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November 14, 2007

Dems Put War Costs at $3.5 Trillion Through 2017

by Jim Lobe

U.S. wars in Iraq and Afghanistan could cost U.S. taxpayers as much as $3.5 trillion through 2017 if both direct and indirect, or "hidden," costs are taken into account, according to a new report released Tuesday by Democrats in Congress.

The 27-page report, entitled "War at Any Price?" [.pdf], concluded that the total economic costs incurred to date – including "hidden" expenses, such as higher oil prices, interest on borrowing, and the long-term care of injured soldiers – are already about twice the $800 billion dollars the Bush administration has asked Congress to appropriate through 2008.

"We cannot afford this war," said Senate Majority Leader Harry Reid. "We are funding this war with borrowed money, Americans are paying more at the gas pump, and it will take years for our military to recover from the damage of the president's failed war strategy."

"And if President Bush gets his way, and we do not significantly draw down our troops [in Iraq], the total costs of this war will reach astronomical heights," he added, noting the conclusions of the report, which was released by the Democratic members of the Joint Economic Committee (JEC).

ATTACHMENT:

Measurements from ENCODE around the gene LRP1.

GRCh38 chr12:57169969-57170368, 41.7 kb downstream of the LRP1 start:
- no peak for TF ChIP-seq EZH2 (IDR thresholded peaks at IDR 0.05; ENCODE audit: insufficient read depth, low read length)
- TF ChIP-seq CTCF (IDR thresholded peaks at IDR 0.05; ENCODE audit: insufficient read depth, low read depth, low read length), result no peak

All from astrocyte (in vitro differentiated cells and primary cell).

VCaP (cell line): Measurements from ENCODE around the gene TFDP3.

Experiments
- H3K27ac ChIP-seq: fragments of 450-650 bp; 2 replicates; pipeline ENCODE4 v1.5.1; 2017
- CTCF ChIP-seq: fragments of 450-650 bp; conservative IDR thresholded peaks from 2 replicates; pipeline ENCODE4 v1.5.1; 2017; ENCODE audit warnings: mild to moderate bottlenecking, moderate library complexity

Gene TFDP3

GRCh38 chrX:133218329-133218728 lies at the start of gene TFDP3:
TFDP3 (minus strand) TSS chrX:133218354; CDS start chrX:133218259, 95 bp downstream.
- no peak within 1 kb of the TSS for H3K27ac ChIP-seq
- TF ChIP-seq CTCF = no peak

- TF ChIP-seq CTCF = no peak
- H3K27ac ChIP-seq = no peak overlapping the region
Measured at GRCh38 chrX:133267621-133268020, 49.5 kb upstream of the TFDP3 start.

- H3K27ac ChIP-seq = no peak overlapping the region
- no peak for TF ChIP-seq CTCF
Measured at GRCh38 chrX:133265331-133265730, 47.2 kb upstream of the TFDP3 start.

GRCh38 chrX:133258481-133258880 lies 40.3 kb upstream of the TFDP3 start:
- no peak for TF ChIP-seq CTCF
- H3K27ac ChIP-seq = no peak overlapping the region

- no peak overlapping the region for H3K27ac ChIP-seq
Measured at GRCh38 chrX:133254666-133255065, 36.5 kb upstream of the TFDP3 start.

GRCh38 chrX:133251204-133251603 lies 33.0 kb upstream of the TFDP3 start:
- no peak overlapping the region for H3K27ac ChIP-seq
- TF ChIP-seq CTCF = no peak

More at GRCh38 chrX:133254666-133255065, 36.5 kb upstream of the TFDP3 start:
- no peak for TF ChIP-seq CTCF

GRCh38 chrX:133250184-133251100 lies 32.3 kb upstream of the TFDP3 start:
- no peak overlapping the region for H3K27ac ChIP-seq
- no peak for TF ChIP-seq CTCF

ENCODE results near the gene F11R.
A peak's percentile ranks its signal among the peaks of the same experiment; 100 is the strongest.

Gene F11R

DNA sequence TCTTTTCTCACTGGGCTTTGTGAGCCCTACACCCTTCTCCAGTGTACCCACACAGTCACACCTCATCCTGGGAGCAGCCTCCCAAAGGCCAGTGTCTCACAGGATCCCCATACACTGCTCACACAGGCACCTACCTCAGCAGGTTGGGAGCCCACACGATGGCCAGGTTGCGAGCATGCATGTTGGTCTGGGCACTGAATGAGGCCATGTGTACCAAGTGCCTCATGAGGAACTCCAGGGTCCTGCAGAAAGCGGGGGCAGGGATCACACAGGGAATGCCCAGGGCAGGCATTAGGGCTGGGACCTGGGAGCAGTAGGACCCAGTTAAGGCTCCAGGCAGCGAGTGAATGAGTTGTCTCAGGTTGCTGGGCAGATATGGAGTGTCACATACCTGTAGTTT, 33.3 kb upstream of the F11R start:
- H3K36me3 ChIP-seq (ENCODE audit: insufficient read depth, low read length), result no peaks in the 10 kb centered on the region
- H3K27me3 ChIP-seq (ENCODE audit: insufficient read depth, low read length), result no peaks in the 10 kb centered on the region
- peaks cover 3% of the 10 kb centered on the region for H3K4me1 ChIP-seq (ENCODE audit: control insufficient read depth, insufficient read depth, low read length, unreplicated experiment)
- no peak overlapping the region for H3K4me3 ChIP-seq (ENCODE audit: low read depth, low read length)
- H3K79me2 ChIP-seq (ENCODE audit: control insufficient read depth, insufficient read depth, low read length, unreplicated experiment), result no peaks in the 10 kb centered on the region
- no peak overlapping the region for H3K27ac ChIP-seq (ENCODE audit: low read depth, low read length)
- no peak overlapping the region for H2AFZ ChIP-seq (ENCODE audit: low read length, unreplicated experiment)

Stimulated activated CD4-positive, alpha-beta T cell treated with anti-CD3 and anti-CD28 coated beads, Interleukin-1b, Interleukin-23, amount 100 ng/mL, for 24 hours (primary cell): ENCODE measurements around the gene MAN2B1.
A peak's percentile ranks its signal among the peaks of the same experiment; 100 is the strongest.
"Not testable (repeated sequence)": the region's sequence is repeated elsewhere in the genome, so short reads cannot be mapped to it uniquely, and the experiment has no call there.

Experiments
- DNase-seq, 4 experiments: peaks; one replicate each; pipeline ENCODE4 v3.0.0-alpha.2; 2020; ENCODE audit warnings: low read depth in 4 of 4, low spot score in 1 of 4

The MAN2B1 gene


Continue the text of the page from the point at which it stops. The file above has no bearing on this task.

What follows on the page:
The report, which assumes that Washington will reduce its troop presence in Iraq from the current 180,000 to about 90,000 by 2013 and then maintain some 75,000 troops there through 2017, comes amid a new struggle between congressional Democrats and a few Republicans over next year's financing of the war, which despite a recent reduction in violence, remains deeply unpopular with the electorate here, according to recent polls.

It also comes amid growing evidence in recent public opinion polls that the plight of the U.S. economy is becoming a much more important issue in the minds of many people who will likely vote in next year's presidential election.

On the Iraq front, Democrats have offered to immediately approve $50 billion out of a pending $200 billion administration request to finance both wars through 2008. Under the plan, the administration could use the $50 billion for funding operations through early next year, at which time Congress would take up the remaining $150 billion.